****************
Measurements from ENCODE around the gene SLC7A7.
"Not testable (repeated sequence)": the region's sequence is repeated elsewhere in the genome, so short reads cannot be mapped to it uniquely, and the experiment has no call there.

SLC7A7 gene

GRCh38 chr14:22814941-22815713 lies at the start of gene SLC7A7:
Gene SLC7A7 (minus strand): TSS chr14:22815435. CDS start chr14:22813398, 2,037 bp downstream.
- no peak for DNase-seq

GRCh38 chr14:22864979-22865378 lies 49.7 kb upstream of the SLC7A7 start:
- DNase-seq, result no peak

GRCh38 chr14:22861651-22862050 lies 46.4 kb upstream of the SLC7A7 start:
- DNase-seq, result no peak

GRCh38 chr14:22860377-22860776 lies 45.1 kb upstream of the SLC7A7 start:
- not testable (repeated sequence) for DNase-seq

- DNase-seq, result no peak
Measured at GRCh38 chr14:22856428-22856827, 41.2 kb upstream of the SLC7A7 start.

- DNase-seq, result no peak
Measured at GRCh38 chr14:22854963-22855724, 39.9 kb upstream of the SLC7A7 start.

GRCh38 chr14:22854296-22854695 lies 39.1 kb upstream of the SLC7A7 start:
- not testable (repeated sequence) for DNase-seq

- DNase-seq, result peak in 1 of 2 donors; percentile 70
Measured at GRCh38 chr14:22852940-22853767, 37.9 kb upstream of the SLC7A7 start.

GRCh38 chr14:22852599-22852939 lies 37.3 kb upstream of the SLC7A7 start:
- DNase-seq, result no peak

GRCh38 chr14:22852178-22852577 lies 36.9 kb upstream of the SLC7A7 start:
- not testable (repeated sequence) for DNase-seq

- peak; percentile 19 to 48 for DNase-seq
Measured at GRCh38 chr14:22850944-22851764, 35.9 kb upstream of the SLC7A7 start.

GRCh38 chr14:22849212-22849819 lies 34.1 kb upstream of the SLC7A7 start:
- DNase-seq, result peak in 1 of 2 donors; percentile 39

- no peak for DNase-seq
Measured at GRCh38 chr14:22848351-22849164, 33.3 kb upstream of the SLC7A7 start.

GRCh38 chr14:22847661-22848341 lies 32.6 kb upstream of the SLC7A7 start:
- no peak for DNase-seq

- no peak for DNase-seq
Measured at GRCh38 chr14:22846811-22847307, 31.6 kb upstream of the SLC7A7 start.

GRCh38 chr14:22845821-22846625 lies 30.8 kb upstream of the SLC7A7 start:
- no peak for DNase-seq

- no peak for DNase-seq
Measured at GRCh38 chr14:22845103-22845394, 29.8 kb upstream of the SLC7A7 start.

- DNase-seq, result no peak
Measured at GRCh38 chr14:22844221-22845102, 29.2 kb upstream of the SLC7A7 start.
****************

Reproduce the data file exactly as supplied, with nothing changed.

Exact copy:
Measurements from ENCODE around the gene SLC7A7.
"Not testable (repeated sequence)": the region's sequence is repeated elsewhere in the genome, so short reads cannot be mapped to it uniquely, and the experiment has no call there.

SLC7A7 gene

GRCh38 chr14:22814941-22815713 lies at the start of gene SLC7A7:
Gene SLC7A7 (minus strand): TSS chr14:22815435. CDS start chr14:22813398, 2,037 bp downstream.
- no peak for DNase-seq

GRCh38 chr14:22864979-22865378 lies 49.7 kb upstream of the SLC7A7 start:
- DNase-seq, result no peak

GRCh38 chr14:22861651-22862050 lies 46.4 kb upstream of the SLC7A7 start:
- DNase-seq, result no peak

GRCh38 chr14:22860377-22860776 lies 45.1 kb upstream of the SLC7A7 start:
- not testable (repeated sequence) for DNase-seq

- DNase-seq, result no peak
Measured at GRCh38 chr14:22856428-22856827, 41.2 kb upstream of the SLC7A7 start.

- DNase-seq, result no peak
Measured at GRCh38 chr14:22854963-22855724, 39.9 kb upstream of the SLC7A7 start.

GRCh38 chr14:22854296-22854695 lies 39.1 kb upstream of the SLC7A7 start:
- not testable (repeated sequence) for DNase-seq

- DNase-seq, result peak in 1 of 2 donors; percentile 70
Measured at GRCh38 chr14:22852940-22853767, 37.9 kb upstream of the SLC7A7 start.

GRCh38 chr14:22852599-22852939 lies 37.3 kb upstream of the SLC7A7 start:
- DNase-seq, result no peak

GRCh38 chr14:22852178-22852577 lies 36.9 kb upstream of the SLC7A7 start:
- not testable (repeated sequence) for DNase-seq

- peak; percentile 19 to 48 for DNase-seq
Measured at GRCh38 chr14:22850944-22851764, 35.9 kb upstream of the SLC7A7 start.

GRCh38 chr14:22849212-22849819 lies 34.1 kb upstream of the SLC7A7 start:
- DNase-seq, result peak in 1 of 2 donors; percentile 39

- no peak for DNase-seq
Measured at GRCh38 chr14:22848351-22849164, 33.3 kb upstream of the SLC7A7 start.

GRCh38 chr14:22847661-22848341 lies 32.6 kb upstream of the SLC7A7 start:
- no peak for DNase-seq

- no peak for DNase-seq
Measured at GRCh38 chr14:22846811-22847307, 31.6 kb upstream of the SLC7A7 start.

GRCh38 chr14:22845821-22846625 lies 30.8 kb upstream of the SLC7A7 start:
- no peak for DNase-seq

- no peak for DNase-seq
Measured at GRCh38 chr14:22845103-22845394, 29.8 kb upstream of the SLC7A7 start.

- DNase-seq, result no peak
Measured at GRCh38 chr14:22844221-22845102, 29.2 kb upstream of the SLC7A7 start.